From 27th September to 3rd October 2021, I took part in a State Pension Challenge. I lived off £179.60 for 7 days alongside Faith Archer from Much More With Less in collaboration with PensionBee. The £179.60 was to include bills for the week and all food, travel, social life. A tricky challenge, right? YES! I can assure you that it was one of the most difficult challenges I have ever taken part in.
Planning for the Week
Possibly where I became unstuck was with my non-existent planning. I still had a relatively busy social life planned for the week, I had work events to attend, and my food planning wasn’t good enough. Also, I had a pre-booked nails appointment with a friend that I couldn’t cancel.
I began by working out the cost of my essential bills for the week. I included the following: –
Octopus Energy Electricity and Gas £23.18
Council Tax £33.87
EE Broadband £5.45
EE Mobile Phone £7.99
TV Licence £13.37
Car Tax £2.77
This left me with £83.23 for the week to spend on everything else. Both Faith and I excluded mortgage/rent, business costs, life & income protection insurance and anything child related. We assumed that these costs would not hit after state pension age. To read the full assumptions, read this post.
Monday started with my nails being done and spending £25 on them. Everyone on Twitter seemed to think that I would fail the challenge at this point. They had little faith in the competitiveness of Lynn and wanting to beat the challenge and spend less money than Faith.
I soon realised that I wouldn’t be able to afford to eat much food, (especially after those nails). Monday’s food included bargain Aldi fajitas and some chicken that had been given to me, so free. I realised that I had forgotten about the costs of feeding Trev the cat.
I only drove 11 miles but realised this short distance would cost £1.59 in fuel and pay as you go insurance. My conclusion was that having a car was not affordable on the state pension challenge.
Total spend £27.96. Remaining money for the week £55.27.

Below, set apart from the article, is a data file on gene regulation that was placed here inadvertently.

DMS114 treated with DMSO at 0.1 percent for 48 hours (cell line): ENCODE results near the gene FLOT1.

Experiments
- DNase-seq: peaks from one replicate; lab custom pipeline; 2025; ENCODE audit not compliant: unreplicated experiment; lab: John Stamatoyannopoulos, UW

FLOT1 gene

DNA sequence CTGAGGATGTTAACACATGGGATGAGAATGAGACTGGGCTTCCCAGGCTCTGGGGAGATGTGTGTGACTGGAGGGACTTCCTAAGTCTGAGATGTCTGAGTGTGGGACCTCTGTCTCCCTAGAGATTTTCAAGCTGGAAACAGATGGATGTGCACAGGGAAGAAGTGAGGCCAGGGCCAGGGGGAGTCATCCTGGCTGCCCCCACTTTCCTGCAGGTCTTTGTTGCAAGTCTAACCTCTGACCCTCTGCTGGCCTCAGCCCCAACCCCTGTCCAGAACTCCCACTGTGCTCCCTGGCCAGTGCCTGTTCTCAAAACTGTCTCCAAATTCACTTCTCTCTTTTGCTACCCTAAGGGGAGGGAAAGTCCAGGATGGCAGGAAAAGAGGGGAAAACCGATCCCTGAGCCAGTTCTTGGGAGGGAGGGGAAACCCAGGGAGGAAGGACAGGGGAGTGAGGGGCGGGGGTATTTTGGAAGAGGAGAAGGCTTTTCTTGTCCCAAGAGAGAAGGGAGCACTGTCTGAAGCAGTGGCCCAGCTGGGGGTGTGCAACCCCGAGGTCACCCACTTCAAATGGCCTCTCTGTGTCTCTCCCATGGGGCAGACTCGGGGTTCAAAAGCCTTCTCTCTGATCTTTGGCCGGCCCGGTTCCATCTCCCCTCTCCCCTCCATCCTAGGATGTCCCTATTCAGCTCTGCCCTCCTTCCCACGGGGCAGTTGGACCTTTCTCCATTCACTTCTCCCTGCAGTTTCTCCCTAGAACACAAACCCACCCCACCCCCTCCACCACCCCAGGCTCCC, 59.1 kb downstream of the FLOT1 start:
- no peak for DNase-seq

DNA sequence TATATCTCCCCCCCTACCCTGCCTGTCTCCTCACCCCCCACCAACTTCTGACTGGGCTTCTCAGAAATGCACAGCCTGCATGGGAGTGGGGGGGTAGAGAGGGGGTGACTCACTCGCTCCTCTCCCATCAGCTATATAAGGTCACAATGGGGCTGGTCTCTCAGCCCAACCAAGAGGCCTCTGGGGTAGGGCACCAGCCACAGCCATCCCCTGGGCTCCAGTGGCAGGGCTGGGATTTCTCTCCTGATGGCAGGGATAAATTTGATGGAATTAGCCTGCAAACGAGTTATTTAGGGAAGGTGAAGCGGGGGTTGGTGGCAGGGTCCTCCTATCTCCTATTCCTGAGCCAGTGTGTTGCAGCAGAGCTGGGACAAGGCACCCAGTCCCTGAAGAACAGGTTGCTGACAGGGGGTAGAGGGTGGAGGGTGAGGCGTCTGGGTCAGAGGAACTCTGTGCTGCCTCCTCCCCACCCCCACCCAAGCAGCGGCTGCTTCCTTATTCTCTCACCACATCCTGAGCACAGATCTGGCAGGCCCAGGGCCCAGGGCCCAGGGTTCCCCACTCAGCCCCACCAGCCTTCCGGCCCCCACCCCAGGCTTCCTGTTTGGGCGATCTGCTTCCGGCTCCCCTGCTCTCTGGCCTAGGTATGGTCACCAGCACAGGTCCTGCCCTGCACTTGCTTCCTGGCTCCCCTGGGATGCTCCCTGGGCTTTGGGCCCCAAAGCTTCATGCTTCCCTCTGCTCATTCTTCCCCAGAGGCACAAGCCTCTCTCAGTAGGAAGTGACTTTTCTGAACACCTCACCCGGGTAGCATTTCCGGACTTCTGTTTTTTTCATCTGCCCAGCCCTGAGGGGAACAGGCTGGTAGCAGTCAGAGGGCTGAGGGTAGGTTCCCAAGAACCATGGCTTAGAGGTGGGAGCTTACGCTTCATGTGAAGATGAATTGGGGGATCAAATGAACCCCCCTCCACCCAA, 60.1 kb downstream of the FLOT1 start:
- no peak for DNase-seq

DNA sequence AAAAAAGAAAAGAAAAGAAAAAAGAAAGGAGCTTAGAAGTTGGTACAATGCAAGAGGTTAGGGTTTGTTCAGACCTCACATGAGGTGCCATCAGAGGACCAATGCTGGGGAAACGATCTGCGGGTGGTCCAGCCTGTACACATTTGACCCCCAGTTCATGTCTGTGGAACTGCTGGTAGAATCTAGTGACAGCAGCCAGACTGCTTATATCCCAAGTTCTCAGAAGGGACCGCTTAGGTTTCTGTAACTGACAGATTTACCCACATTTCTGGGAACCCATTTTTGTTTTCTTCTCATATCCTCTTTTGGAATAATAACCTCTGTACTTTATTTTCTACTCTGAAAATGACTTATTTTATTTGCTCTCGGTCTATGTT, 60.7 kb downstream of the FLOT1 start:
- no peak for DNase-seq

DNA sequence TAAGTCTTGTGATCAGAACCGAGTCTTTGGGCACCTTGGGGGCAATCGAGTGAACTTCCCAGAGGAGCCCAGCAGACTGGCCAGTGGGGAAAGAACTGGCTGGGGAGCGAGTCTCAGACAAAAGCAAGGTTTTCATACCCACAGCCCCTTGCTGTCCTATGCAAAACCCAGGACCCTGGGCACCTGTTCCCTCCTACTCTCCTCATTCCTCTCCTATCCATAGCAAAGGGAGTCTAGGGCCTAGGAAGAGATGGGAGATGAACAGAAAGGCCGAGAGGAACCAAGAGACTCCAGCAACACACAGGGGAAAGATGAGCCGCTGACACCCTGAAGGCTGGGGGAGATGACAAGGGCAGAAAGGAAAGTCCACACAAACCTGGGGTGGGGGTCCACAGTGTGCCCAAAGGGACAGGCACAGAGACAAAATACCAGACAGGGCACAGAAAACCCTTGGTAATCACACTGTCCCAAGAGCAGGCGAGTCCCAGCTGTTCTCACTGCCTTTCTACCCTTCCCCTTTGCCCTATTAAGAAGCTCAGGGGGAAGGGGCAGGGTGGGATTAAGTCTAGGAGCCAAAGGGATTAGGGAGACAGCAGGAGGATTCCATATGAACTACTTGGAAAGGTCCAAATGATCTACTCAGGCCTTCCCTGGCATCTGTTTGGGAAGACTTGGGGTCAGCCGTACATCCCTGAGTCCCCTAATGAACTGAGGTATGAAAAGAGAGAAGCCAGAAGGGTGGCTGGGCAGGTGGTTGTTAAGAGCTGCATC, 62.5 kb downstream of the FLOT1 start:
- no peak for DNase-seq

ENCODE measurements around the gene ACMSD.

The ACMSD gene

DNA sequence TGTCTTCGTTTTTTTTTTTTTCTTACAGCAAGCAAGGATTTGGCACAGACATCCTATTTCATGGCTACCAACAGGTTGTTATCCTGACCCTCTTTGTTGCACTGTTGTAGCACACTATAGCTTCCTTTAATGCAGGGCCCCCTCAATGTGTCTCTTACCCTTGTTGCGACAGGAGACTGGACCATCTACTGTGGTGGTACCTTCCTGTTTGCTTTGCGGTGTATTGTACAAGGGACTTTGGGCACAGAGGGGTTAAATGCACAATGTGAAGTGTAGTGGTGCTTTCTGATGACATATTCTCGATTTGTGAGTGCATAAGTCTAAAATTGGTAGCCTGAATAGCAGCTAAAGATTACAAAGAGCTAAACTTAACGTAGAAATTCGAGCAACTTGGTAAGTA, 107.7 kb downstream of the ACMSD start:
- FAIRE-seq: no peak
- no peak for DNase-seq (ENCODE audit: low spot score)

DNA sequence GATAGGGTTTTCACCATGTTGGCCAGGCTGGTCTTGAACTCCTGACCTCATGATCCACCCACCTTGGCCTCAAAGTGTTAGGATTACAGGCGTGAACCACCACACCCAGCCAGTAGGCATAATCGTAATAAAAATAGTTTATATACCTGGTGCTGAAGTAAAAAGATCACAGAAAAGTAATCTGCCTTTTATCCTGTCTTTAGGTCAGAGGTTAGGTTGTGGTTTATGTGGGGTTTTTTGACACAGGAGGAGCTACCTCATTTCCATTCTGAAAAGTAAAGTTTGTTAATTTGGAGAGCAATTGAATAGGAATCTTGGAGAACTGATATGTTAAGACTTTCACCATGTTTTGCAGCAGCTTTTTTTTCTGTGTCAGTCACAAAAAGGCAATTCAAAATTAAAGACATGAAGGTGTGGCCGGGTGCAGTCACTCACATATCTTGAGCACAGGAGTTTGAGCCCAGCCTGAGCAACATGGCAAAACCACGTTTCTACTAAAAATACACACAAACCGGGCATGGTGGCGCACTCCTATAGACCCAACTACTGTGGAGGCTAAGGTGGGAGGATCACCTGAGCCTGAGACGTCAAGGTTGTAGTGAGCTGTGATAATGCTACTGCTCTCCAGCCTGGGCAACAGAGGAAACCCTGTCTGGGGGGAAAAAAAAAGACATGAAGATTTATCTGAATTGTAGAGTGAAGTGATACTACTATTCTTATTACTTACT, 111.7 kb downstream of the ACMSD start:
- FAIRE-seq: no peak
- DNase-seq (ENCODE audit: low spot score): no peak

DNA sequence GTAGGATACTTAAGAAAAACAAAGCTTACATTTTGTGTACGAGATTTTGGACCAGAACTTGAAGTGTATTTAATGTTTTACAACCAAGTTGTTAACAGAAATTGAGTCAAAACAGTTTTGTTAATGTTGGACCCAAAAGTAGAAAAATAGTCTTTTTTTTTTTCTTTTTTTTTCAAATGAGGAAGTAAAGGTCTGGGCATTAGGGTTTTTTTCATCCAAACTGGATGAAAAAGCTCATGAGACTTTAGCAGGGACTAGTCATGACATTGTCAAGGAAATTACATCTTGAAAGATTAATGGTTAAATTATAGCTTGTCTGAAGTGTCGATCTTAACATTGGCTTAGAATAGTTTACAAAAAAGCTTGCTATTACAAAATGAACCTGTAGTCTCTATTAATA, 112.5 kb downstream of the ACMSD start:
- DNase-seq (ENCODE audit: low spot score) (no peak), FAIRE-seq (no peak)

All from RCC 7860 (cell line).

I did very little on Tuesday, keeping things very simple food wise and life wise. Although I was very shocked by the 50p cost of each Japanese machi balls that I ate as a treat, 50p each.
Totally spend £3.71. Remaining money £51.56
Wednesday was one of my bartering days. My friend Eve was over for dinner and to stay for the night. In exchange for a bed and her not needing to book a hotel, she brought a Japanese M&S dinner box. I provided us with raspberry fizz and non-alcoholic booze that was gifted.
Total spend £4.10. Remaining money £47.47. And I am back on track!
I kept the daytime simple, cooked a mindful chef lunch and went out for a date in the evening. I walked to the pub, getting muddy and wet in the process. Date knew about the challenge and bought me a pint of lemonade and cranberry (nice drink!), hummus with pitta bread and we shared parmesan fries. Pushing the boat out here, I was a very cheap date. It was also a barter as I gave him a Kellogg’s voucher code to get him a free adult ticket to LEGOLAND.
I was meant to be going to a wedding on Thursday night, (sorry Nat & Mark) but it was miles away in Kent and petrol cost would have been an issue. Also, I was single and not drinking and didn’t know anyone there, I cancelled. This challenge also meant that I couldn’t afford to send a card and present.
Total spend £5.02. Remaining money £42.45.
A quiet day, with a trip to the gym, more mindful chef food and two more mochi balls as a treat.
Total spend £6.84. Remaining money £35.61
I spent Saturday afternoon at Green Live in Westfield with PensionBee. We had a panel event booked where we spoke to an audience of Westfield shoppers talking Fossil Fuel Free Pensions. My train ticket was covered by PensionBee. When the talk was over, I did a circuit of the event chatting to brands and picked up a few freebies (shampoo, toilet roll, fruit, cat food, all useful stuff I needed!).
I treated myself to a salad and chocolate bar at Kings Cross on the way home.
Total spend £5.25. Remaining money £30.36
I had a bumper £30.36 left to spend so went for it. I met up with my friend Fran for lunch AND offered to pick her up. We went to a local garden centre for lunch, tuna melt sandwich with a can of pop and I bought a purple and green hanging indoor plant for £10.